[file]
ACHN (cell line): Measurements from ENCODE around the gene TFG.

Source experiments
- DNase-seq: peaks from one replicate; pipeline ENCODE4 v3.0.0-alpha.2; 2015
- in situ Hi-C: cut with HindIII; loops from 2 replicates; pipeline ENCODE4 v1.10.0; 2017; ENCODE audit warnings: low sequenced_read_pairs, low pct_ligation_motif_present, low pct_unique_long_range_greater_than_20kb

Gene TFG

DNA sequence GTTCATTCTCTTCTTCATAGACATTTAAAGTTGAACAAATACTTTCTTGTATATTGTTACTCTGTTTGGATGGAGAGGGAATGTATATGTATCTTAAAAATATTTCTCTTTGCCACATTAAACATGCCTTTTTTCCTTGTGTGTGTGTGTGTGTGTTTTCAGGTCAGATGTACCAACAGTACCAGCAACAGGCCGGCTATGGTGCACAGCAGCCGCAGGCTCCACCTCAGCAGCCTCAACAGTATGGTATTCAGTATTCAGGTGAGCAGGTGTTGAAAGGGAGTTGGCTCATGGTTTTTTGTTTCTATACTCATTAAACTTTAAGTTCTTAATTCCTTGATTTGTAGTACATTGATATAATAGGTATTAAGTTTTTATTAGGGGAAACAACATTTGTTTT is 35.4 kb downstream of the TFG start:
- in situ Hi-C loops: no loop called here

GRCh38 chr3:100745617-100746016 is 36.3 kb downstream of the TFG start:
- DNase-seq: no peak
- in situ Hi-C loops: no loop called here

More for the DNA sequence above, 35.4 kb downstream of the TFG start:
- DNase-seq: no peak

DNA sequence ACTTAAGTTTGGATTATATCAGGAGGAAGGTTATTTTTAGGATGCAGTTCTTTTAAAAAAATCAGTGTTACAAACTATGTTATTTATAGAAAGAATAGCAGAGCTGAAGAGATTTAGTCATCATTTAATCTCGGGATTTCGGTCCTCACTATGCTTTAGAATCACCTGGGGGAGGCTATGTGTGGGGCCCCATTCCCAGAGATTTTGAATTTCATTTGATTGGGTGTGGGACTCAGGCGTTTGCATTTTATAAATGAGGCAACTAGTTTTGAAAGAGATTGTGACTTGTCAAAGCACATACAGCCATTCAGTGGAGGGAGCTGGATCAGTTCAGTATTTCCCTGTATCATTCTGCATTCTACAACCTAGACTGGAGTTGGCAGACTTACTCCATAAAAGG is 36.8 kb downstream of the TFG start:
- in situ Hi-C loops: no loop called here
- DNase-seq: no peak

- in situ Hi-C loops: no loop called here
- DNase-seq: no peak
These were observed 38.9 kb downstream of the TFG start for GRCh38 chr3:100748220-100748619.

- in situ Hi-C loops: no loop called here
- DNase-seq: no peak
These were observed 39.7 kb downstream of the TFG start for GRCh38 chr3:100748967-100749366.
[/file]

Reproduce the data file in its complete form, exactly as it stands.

ACHN (cell line): Measurements from ENCODE around the gene TFG.

Source experiments
- DNase-seq: peaks from one replicate; pipeline ENCODE4 v3.0.0-alpha.2; 2015
- in situ Hi-C: cut with HindIII; loops from 2 replicates; pipeline ENCODE4 v1.10.0; 2017; ENCODE audit warnings: low sequenced_read_pairs, low pct_ligation_motif_present, low pct_unique_long_range_greater_than_20kb

Gene TFG

DNA sequence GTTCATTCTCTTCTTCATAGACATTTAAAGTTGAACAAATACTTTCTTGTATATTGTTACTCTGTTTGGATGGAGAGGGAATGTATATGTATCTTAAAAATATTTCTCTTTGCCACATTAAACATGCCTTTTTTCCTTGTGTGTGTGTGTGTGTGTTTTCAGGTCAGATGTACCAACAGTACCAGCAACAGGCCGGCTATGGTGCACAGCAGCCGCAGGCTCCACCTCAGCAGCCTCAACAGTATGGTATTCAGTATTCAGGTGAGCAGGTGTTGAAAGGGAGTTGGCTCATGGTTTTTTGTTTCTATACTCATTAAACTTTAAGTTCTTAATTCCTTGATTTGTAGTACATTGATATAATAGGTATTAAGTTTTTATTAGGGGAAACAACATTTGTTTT is 35.4 kb downstream of the TFG start:
- in situ Hi-C loops: no loop called here

GRCh38 chr3:100745617-100746016 is 36.3 kb downstream of the TFG start:
- DNase-seq: no peak
- in situ Hi-C loops: no loop called here

More for the DNA sequence above, 35.4 kb downstream of the TFG start:
- DNase-seq: no peak

DNA sequence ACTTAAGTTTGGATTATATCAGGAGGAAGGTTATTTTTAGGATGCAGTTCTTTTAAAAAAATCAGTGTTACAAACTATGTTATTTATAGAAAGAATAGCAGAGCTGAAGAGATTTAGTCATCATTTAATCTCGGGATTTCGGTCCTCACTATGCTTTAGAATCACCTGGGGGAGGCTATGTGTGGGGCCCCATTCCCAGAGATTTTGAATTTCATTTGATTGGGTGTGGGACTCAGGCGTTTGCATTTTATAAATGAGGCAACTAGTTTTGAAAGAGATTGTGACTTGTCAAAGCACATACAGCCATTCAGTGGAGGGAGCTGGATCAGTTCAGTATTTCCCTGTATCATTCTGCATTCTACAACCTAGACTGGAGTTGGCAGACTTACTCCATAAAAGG is 36.8 kb downstream of the TFG start:
- in situ Hi-C loops: no loop called here
- DNase-seq: no peak

- in situ Hi-C loops: no loop called here
- DNase-seq: no peak
These were observed 38.9 kb downstream of the TFG start for GRCh38 chr3:100748220-100748619.

- in situ Hi-C loops: no loop called here
- DNase-seq: no peak
These were observed 39.7 kb downstream of the TFG start for GRCh38 chr3:100748967-100749366.